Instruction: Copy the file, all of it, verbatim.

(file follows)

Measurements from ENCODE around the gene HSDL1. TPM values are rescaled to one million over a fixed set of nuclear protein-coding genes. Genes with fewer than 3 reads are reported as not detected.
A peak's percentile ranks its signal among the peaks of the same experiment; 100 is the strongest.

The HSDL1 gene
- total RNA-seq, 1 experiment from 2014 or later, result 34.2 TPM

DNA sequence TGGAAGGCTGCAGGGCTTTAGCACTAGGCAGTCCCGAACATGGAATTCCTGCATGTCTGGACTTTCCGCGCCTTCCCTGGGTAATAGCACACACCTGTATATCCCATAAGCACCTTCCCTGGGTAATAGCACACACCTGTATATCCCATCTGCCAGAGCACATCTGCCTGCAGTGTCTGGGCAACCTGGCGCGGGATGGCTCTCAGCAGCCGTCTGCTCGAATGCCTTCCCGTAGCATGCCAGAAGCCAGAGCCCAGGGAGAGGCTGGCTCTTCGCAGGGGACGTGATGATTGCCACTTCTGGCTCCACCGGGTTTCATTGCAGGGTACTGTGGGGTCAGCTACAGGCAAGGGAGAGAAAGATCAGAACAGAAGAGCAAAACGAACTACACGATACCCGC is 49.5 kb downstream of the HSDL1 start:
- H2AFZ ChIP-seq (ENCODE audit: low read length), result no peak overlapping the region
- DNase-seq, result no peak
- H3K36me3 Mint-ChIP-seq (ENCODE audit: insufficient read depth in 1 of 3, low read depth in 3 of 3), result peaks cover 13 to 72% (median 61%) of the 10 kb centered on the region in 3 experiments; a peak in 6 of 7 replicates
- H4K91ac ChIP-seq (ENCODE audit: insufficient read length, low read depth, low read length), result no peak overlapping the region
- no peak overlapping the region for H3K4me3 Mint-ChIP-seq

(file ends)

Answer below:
Measurements from ENCODE around the gene HSDL1. TPM values are rescaled to one million over a fixed set of nuclear protein-coding genes. Genes with fewer than 3 reads are reported as not detected.
A peak's percentile ranks its signal among the peaks of the same experiment; 100 is the strongest.

The HSDL1 gene
- total RNA-seq, 1 experiment from 2014 or later, result 34.2 TPM

DNA sequence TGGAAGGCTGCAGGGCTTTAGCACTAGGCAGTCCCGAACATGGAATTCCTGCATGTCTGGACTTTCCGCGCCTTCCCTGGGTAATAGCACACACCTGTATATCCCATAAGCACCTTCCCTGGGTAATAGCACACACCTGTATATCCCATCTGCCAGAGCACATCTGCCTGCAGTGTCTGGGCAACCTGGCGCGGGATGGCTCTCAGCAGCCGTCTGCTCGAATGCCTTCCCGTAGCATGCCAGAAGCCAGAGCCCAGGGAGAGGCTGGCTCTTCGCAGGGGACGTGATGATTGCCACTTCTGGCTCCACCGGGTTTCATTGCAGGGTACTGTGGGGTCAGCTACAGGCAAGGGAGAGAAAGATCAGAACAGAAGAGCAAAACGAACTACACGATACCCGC is 49.5 kb downstream of the HSDL1 start:
- H2AFZ ChIP-seq (ENCODE audit: low read length), result no peak overlapping the region
- DNase-seq, result no peak
- H3K36me3 Mint-ChIP-seq (ENCODE audit: insufficient read depth in 1 of 3, low read depth in 3 of 3), result peaks cover 13 to 72% (median 61%) of the 10 kb centered on the region in 3 experiments; a peak in 6 of 7 replicates
- H4K91ac ChIP-seq (ENCODE audit: insufficient read length, low read depth, low read length), result no peak overlapping the region
- no peak overlapping the region for H3K4me3 Mint-ChIP-seq